Communicating with a database yourself is definitely more work than dragging-and-dropping data sources, but whoever said programming was a cakewalk?
The first step on the road to the data-controlling lifestyle is to connect to the database using a connection string. If you have used ADO, you are already familiar with the connection strings used in ADO.NET, for they are generally the same. You probably also know that it is through connection strings that Microsoft keeps a tight rein on Windows developers. It's not that they are complex; they are nothing more than strings of semicolon-separated parameters. But the parameters to include, and their exact format, are the stuff of legend. The MSDN documentation included with Visual Studio does provide some examples of connection strings, but not much detail. A third-party resource, http://www.connectionstrings.com, also provides numerous examples of valid connection string formats.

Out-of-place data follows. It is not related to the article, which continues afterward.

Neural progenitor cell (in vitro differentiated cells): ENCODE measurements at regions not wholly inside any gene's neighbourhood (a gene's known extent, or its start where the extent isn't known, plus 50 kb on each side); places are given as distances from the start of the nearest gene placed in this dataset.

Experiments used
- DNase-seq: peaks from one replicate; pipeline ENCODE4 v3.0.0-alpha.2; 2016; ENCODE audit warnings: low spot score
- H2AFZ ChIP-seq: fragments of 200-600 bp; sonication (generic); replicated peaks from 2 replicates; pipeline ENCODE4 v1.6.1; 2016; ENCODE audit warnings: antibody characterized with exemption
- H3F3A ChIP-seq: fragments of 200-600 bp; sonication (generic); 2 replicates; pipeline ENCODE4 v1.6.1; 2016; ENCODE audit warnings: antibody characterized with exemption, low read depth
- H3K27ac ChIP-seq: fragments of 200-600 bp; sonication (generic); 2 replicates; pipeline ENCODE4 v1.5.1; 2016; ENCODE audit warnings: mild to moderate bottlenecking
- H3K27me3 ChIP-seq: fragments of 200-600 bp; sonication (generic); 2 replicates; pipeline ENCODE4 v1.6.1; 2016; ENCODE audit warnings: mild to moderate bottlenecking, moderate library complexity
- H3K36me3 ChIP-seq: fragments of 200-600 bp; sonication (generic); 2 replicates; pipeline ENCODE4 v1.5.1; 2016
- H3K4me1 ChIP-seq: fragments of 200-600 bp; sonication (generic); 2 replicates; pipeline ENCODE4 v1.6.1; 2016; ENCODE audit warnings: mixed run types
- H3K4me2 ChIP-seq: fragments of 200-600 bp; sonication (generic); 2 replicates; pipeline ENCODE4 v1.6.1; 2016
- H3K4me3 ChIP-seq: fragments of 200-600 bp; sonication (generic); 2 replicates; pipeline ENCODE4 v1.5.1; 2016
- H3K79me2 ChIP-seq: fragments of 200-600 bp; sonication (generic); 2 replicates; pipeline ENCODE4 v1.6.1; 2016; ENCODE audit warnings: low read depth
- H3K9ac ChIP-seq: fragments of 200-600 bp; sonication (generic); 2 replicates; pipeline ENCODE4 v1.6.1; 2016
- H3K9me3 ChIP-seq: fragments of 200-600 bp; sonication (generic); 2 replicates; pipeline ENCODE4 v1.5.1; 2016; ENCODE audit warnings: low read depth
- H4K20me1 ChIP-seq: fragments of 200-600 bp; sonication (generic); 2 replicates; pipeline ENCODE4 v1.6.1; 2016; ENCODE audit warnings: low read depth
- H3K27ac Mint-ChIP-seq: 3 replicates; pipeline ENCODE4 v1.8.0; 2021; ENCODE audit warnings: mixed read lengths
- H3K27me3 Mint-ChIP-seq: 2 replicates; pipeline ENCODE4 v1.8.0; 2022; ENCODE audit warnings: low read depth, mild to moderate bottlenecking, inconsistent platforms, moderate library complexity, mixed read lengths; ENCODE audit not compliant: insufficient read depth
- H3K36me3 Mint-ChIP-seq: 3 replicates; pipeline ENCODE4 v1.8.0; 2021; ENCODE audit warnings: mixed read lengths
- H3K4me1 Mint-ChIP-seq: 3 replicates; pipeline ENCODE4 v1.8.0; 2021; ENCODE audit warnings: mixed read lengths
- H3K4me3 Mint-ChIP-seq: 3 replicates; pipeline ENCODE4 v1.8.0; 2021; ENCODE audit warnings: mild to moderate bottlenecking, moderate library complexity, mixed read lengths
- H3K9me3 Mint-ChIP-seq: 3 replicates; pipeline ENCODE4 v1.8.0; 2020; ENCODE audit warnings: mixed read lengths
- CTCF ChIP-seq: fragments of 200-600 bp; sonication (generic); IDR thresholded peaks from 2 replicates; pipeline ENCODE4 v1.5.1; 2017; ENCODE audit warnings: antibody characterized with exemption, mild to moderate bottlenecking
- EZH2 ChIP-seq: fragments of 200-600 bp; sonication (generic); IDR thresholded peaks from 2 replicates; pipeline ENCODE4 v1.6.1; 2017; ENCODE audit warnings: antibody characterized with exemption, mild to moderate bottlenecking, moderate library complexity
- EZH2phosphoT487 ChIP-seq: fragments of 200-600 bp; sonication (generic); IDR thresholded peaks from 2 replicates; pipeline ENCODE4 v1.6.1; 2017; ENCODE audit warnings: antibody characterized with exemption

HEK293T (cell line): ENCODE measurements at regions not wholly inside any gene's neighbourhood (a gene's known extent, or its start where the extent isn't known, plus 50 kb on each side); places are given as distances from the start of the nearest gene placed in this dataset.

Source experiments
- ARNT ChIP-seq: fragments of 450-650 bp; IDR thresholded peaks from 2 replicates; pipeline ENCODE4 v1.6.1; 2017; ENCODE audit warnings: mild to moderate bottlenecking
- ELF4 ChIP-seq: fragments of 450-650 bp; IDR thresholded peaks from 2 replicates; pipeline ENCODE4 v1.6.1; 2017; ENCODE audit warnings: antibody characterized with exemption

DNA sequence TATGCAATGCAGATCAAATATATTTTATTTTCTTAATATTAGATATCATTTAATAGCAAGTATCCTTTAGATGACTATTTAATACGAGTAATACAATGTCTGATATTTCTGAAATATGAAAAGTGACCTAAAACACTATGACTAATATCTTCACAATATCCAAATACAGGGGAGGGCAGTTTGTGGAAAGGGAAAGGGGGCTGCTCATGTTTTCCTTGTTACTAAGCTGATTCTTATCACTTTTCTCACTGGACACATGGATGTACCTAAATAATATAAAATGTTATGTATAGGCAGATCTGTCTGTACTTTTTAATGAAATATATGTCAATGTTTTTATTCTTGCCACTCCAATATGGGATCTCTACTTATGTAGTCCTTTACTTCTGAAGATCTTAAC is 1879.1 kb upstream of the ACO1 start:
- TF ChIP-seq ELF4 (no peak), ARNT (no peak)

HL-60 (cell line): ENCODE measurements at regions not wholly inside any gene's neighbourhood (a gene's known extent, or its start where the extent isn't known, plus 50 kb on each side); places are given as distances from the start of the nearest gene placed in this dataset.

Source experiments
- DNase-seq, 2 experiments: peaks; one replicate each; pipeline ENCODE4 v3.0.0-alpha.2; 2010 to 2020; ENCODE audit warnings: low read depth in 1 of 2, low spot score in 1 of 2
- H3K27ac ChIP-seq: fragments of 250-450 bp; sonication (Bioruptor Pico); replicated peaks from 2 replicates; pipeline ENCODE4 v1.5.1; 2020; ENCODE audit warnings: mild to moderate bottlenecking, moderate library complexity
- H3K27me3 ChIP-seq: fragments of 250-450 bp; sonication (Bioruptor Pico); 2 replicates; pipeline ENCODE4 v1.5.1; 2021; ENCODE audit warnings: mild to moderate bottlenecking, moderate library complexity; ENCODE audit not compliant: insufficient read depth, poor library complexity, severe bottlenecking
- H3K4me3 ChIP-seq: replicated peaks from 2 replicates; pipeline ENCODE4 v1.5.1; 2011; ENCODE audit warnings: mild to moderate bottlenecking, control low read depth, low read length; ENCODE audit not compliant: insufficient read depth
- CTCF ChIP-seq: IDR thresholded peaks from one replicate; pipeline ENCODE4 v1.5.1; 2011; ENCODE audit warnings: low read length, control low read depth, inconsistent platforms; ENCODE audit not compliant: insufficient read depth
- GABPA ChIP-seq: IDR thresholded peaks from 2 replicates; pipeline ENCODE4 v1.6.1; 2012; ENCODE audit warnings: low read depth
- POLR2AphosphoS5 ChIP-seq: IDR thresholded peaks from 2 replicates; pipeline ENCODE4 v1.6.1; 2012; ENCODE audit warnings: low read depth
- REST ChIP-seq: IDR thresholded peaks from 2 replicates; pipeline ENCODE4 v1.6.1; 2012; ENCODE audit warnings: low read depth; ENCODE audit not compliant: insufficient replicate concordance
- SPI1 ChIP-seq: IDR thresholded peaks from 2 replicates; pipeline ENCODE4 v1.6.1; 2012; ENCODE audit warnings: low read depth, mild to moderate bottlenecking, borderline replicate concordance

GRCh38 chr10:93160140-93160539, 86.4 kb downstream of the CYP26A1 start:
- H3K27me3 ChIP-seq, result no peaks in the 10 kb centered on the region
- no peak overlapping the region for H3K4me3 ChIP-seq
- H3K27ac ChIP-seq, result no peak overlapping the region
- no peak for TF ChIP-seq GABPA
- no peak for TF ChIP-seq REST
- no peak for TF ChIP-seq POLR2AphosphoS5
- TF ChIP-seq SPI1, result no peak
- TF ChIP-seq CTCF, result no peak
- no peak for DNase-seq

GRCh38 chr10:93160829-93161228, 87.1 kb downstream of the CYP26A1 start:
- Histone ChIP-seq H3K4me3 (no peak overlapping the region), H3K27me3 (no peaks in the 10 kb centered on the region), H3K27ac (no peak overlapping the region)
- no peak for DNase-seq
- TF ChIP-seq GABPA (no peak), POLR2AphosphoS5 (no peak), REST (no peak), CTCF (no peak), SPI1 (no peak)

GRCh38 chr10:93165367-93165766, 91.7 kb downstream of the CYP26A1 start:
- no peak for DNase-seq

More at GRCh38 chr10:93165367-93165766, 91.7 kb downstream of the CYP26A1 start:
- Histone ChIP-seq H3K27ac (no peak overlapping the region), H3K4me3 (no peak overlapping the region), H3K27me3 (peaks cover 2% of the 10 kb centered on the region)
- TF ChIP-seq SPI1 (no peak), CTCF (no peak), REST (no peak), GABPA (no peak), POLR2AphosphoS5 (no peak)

The connection string we will use to connect to the Library database, fortunately, isn't overly complex. If you use your Microsoft Windows login to connect to the database, the following string will meet your needs (as one unbroken line):
instance_name;Initial Catalog=Library; Integrated Security=true
instance_name is replaced by the name of your SQL Server instance or data source. ...